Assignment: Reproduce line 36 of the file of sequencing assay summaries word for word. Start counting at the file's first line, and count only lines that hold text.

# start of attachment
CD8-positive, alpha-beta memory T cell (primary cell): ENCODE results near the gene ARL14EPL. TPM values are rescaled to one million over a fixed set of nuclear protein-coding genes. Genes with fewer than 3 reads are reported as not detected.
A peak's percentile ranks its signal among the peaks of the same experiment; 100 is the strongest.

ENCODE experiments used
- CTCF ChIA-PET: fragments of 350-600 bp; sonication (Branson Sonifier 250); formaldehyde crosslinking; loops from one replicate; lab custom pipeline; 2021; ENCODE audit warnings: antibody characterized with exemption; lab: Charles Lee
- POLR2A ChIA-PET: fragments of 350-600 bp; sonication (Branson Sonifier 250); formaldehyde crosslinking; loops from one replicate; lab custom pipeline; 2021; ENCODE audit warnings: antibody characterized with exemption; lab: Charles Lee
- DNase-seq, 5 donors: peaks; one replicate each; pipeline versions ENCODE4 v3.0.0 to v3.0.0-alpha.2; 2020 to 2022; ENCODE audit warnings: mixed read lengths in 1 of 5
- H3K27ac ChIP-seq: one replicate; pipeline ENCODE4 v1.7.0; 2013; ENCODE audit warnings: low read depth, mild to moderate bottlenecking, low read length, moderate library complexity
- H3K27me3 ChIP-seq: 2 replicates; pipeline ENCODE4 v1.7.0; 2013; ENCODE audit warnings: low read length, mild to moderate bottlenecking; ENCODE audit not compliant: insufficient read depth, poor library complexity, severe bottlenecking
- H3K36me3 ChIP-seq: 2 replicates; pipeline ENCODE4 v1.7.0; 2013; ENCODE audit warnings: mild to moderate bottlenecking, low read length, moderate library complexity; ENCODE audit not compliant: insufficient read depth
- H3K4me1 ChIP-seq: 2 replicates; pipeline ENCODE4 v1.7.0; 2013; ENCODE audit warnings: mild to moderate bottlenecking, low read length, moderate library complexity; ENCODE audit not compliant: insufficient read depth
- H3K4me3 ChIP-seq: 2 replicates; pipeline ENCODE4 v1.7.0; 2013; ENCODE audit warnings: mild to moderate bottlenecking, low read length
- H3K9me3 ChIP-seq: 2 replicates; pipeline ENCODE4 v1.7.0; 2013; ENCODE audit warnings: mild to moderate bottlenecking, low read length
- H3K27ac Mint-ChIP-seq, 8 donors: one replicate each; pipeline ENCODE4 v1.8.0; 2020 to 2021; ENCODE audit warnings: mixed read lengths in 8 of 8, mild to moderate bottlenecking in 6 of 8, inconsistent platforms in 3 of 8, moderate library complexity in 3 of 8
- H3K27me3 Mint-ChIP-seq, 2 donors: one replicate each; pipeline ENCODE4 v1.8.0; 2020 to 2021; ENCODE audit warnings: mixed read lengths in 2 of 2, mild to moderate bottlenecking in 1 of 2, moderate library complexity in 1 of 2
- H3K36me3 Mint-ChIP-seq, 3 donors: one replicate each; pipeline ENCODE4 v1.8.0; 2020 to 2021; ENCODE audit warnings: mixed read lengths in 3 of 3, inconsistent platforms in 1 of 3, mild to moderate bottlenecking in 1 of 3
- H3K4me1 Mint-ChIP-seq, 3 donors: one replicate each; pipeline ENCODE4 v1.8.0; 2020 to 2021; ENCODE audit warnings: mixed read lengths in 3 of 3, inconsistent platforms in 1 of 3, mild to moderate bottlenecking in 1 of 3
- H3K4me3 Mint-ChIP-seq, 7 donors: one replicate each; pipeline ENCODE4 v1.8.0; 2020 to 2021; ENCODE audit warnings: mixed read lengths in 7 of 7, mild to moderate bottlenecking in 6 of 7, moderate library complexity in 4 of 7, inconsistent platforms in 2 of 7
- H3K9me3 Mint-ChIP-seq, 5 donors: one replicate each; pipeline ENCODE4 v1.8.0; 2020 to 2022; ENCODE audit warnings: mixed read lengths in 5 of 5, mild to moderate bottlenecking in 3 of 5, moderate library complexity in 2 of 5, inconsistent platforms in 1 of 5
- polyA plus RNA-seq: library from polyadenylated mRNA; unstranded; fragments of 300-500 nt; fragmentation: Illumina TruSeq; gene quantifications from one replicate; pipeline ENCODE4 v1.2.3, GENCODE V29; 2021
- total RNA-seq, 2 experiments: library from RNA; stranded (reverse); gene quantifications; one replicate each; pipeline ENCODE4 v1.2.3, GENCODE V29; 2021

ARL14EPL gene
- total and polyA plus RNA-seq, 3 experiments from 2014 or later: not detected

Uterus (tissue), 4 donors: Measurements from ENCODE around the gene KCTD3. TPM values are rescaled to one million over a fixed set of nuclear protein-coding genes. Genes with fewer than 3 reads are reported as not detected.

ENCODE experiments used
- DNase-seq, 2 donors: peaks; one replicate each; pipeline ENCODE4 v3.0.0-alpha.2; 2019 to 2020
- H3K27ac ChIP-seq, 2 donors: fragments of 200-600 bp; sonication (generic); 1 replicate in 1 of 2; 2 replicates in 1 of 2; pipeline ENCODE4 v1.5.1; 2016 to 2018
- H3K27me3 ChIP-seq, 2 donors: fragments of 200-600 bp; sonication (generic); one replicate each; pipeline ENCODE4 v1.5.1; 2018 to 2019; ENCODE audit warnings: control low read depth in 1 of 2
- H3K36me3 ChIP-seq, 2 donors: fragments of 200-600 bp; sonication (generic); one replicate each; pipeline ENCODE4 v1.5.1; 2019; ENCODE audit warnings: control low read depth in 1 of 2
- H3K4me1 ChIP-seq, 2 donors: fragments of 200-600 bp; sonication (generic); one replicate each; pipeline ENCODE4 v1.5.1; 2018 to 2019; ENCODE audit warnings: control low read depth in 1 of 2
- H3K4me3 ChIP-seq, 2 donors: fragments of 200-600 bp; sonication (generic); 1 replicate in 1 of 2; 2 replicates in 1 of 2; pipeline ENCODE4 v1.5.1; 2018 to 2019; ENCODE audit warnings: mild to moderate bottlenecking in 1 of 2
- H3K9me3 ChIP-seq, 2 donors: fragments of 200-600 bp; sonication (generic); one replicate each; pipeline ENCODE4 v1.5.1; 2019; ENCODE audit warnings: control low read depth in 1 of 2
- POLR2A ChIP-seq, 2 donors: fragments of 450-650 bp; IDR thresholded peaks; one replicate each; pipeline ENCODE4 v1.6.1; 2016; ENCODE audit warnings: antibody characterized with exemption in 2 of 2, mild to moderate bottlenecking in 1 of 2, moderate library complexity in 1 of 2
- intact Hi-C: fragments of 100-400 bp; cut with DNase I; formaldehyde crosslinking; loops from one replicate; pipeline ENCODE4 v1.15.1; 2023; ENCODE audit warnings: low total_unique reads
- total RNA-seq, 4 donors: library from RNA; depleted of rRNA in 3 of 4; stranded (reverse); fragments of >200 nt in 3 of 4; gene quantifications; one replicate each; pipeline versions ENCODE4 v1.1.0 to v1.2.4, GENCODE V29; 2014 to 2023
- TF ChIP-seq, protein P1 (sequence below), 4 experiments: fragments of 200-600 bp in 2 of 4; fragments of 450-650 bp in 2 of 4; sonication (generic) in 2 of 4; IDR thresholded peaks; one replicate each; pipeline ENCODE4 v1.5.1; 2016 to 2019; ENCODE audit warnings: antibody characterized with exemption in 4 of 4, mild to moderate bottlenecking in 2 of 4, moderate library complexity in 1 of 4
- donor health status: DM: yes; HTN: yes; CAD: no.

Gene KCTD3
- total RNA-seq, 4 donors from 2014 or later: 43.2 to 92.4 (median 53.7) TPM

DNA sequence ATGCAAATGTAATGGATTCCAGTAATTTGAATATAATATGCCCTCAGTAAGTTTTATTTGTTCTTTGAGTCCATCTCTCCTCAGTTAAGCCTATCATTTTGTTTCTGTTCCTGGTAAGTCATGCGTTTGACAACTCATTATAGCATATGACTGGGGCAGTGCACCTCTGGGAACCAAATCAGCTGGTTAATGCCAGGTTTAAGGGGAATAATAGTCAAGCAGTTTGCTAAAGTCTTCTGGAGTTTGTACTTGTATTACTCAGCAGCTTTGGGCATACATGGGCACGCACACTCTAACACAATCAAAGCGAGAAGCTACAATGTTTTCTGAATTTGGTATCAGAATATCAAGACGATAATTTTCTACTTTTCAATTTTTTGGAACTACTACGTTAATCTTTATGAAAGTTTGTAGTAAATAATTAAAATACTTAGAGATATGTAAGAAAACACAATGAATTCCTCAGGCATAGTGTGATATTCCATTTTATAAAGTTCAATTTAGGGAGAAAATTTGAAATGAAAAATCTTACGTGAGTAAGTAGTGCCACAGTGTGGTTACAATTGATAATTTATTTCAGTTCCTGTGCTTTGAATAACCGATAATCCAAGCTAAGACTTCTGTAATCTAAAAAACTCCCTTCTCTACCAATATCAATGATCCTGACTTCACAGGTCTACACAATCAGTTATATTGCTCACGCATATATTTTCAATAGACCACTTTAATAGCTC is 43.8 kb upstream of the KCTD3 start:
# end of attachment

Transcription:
- donor health status: DM: yes; HTN: yes; CAD: no.